Bankruptcy, Biglaw, Dewey & LeBoeuf, Dissolution, Money, Partner Issues, Partner Profits

Dewey Have Data on How Much Partners Got Paid? Yes — Thanks to the Partner Contribution Plan

Today at 5 p.m. is the deadline for former partners of the bankrupt Dewey & LeBoeuf law firm to sign up for the “Partner Contribution Plan.” Under the terms of the Plan, which in its latest iteration seeks $90.4 million in “clawbacks” from ex-partners, participating partners would contribute specified amounts to the Dewey bankruptcy estate in exchange for releases from future liability (to the Dewey estate, to other participating partners, and to Dewey lenders, thanks to recent revisions to the PCP).

When talk of the Plan first surfaced, I opined that “[s]uch a deal sounds reasonable in principle.” I later observed that even if the PCP might not be perfect, “[i]f you’re a productive partner, happily ensconced at a new and stable firm, and just want to forget the D&L debacle and return to serving your clients, this deal may Dewey the trick.”

But now, after numerous revisions to the Plan, seemingly endless extensions of the deadline to join, and a still-insufficient amount of participation, I’m beginning to think that maybe it just won’t fly — and Dewey should just be allowed to die, i.e., slip into a straight-up liquidation. Perhaps Dewey’s bankruptcy advisers should stop trying to flog a product that nobody seems interested in buying.

UPDATE (4:35 PM): It looks like the Dewey estate’s perseverance has paid off. The $50 million participation threshold has been reached.

Here’s one good thing about the Partner Contribution Plan: thanks to the PCP, we now have detailed information about how much each of Dewey’s partners received from the firm in 2011 and 2012. And yes, we’re willing to share the data for the top earners with you, in spreadsheet form.

Some people are big believers in the virtues of black-box compensation. But here at Above the Law, we’re all about transparency….

Before we get to the spreadsheet data, let’s talk a bit more about the Partner Contribution Plan. When the latest extension of the participation deadline was announced on Tuesday, ex-partners being invited to participate received this email:

Subject: Deadline Extended – August 16, 2012 at 5 pm NY time

In a few hours, we will post the revised PCP agreement for your review and signature. The reason for the delay in posting this is simple: lawyers for partners, the lenders and the Official Committee of Unsecured Creditors participated in drafting changes that we deemed important and there were a lot of people involved in this process which made it time-consuming. Just as one example, this final version of the PCP contains a provision for PCP participants to receive releases from the lenders which was not in any of the prior versions.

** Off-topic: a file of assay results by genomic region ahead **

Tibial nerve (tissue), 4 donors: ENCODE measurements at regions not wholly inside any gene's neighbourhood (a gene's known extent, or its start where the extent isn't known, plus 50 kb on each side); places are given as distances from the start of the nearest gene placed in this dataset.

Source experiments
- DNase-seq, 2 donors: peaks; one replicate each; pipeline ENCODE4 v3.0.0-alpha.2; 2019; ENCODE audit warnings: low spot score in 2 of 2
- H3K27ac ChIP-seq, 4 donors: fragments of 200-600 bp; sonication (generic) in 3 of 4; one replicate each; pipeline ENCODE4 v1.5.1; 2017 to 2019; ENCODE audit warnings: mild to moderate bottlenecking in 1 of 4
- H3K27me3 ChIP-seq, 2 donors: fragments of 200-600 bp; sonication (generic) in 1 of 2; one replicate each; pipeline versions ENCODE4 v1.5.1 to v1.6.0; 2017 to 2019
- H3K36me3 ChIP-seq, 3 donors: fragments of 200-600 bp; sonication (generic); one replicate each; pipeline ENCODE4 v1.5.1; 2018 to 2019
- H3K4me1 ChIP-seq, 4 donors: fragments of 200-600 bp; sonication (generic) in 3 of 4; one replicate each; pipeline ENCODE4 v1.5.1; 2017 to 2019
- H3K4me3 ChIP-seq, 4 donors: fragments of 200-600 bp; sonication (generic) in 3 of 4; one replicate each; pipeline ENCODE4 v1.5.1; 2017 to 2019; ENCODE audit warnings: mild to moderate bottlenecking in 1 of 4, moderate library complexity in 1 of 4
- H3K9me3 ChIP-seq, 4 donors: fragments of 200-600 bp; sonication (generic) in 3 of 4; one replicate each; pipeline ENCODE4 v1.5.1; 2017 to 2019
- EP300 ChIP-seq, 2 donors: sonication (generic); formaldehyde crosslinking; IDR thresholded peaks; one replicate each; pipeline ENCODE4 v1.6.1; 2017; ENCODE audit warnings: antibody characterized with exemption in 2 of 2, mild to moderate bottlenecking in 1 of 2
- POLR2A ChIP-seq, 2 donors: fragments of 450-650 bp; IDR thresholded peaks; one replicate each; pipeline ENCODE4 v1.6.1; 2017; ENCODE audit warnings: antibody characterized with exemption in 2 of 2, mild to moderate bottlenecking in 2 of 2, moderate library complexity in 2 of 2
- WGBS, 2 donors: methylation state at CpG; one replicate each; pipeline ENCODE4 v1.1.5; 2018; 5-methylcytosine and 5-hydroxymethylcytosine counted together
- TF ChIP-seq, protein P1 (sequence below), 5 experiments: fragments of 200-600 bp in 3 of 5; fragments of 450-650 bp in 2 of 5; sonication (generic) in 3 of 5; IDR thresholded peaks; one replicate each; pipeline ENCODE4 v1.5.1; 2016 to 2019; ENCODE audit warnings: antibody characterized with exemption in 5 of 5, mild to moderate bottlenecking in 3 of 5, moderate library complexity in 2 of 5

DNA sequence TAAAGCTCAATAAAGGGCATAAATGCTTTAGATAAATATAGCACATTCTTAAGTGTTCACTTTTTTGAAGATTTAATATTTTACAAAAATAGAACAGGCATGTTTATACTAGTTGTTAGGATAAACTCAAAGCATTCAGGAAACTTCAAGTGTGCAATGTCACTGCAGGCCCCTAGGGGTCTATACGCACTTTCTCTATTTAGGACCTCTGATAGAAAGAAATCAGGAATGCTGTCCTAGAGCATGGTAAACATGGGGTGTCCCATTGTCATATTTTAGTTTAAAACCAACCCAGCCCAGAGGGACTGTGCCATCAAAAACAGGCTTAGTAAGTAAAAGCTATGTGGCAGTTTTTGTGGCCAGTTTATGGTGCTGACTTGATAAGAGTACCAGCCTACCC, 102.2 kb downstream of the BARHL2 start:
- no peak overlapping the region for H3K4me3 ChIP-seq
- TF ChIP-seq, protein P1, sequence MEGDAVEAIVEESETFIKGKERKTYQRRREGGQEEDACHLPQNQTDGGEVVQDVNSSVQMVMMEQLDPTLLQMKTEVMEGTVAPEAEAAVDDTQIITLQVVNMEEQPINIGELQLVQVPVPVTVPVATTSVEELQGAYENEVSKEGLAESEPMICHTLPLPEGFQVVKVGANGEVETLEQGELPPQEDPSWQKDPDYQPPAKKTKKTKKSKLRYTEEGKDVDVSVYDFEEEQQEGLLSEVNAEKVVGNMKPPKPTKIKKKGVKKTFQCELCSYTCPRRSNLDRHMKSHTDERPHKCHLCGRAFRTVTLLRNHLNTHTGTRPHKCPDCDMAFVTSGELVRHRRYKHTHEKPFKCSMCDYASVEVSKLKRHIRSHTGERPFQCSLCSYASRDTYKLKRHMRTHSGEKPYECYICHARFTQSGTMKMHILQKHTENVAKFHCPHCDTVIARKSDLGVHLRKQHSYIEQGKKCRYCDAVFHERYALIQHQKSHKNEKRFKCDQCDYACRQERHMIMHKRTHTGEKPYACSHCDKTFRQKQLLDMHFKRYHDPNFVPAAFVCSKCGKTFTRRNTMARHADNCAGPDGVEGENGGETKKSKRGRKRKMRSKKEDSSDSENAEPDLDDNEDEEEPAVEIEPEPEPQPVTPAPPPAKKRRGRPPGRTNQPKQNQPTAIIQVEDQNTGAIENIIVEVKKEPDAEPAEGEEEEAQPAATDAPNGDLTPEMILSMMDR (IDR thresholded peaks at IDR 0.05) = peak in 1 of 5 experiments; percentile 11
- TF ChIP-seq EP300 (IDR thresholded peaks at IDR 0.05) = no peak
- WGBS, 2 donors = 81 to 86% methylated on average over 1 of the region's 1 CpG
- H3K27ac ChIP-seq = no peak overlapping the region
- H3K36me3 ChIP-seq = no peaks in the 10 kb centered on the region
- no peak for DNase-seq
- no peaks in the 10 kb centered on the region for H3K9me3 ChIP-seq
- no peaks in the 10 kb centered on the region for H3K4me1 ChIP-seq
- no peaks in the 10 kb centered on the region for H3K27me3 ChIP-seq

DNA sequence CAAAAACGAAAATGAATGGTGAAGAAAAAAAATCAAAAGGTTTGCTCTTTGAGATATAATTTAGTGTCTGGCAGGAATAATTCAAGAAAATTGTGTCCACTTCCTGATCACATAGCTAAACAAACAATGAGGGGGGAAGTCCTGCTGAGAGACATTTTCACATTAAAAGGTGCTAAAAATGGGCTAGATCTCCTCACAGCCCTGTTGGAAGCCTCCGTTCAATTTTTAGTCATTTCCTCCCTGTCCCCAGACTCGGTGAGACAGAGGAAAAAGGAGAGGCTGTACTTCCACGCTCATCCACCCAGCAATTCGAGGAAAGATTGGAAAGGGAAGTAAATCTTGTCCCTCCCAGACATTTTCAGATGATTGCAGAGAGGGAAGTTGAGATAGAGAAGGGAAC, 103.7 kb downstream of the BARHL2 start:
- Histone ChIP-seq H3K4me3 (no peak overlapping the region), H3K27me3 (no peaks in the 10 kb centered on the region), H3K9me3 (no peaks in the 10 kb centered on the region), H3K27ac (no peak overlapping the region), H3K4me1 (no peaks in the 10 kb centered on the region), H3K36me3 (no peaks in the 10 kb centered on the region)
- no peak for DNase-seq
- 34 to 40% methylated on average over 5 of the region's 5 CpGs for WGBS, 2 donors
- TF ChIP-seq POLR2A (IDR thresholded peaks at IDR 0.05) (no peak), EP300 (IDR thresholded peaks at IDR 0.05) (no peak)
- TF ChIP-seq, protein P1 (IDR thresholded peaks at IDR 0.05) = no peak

We are now done and this is the final agreement. We will not make any further revisions.

Finally, some backbone — but is it too little, too late? To quote a commenter on the WSJ Law Blog:

These constant extensions make the estate look weak, embolden former partners, and make them less likely to accept.

Good work Dewey estate. It’s street smarts like these that are why you’re broke. That and the fact that you live off a dying financial system like a tapeworm in a 6 ft tall Mexican transvestite.

(See, Above the Law isn’t the only website with irreverent anonymous commenters; they’re all over the internet.)

The plan needs contributions of at least $50 million in order to be viable. It’s not clear how many partners are already on board, but things are not looking so hot. Here’s a report from Am Law Daily:

With just a day left for former Dewey & LeBoeuf partners to sign on to a proposed $90.4 million settlement deal aimed at helping repay Dewey creditors, the bankrupt firm’s advisers said Wednesday that only about one in four of the affected attorneys had agreed to participate….

[Bankruptcy lawyer Al] Togut and [chief restructuring officer Joff] Mitchell both stressed that while the estate has only lined up agreements with about 160 former partners [out of 672 being asked to participate], conversations with other former partners and their counsel indicate that the threshold figure of $50 million that the estate hopes to achieve is within reach. Both acknowledged, however, that they won’t be certain of anything until Thursday.

So we’ll find out later today if enough partners are on board. Although some partners seem amenable — two partners, a top earner and a midlevel, told Thomson Reuters that they’ll probably sign — other partners seem willing to take their chances in a pure liquidation.

UPDATE (4:35 PM): As noted above, the $50 million participation threshold has been reached. Congrats to the Dewey estate.

We heard from one former partner who is not a fan of the PCP — which he refers to derisively as “the LSD plan.”

“They are trying to bully the little guys into participating because of threatened legal costs,” he said. “There’s not a f**king snowball’s chance in hell I’m participating.”

Does it make sense for partners to participate in the Plan? Let’s take a look at some concrete numbers. We’ll show you what more than 100 former partners received from the firm in total compensation for 2011 and 2012, and how much each is being asked to contribute pursuant to the Partner Contribution Plan.

Sure, comp-related blind items can be tasty — but knowing how much everyone makes is far more delicious….

(hidden for your protection)

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